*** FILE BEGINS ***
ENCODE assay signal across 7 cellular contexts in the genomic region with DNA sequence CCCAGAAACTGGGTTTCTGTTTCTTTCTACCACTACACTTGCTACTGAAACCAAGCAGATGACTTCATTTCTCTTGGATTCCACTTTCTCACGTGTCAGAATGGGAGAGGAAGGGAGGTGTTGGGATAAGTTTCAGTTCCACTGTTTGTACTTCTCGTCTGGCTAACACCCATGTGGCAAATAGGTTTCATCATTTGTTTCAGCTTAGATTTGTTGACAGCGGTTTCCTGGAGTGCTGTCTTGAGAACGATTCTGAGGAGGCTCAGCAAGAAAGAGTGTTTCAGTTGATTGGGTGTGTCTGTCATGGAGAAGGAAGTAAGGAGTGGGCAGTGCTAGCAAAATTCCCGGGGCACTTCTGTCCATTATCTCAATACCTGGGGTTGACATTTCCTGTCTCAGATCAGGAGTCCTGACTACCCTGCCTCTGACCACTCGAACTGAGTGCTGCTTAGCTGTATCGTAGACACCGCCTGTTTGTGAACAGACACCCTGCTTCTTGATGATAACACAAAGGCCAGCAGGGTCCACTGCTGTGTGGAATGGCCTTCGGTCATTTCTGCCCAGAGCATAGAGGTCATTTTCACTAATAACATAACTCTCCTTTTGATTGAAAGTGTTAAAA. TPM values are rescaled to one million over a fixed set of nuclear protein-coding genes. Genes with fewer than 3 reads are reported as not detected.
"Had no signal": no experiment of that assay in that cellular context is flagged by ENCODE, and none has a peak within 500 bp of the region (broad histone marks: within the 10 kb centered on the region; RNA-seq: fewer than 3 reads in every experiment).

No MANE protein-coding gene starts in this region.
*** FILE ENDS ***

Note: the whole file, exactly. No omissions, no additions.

ENCODE assay signal across 7 cellular contexts in the genomic region with DNA sequence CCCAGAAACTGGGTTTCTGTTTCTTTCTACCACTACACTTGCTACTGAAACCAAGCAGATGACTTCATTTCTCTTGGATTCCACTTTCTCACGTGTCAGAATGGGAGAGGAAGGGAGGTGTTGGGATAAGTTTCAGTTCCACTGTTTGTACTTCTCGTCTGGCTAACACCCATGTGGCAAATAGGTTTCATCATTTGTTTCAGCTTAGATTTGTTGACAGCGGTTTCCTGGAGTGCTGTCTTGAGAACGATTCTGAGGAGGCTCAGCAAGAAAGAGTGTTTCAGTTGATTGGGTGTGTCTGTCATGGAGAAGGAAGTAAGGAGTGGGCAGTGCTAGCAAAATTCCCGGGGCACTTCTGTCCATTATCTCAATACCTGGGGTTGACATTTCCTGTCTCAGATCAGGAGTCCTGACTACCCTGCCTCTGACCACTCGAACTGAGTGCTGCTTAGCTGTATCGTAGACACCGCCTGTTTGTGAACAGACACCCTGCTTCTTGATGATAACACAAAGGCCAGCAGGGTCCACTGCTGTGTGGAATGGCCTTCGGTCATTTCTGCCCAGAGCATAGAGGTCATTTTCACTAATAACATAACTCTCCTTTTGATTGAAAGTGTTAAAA. TPM values are rescaled to one million over a fixed set of nuclear protein-coding genes. Genes with fewer than 3 reads are reported as not detected.
"Had no signal": no experiment of that assay in that cellular context is flagged by ENCODE, and none has a peak within 500 bp of the region (broad histone marks: within the 10 kb centered on the region; RNA-seq: fewer than 3 reads in every experiment).

No MANE protein-coding gene starts in this region.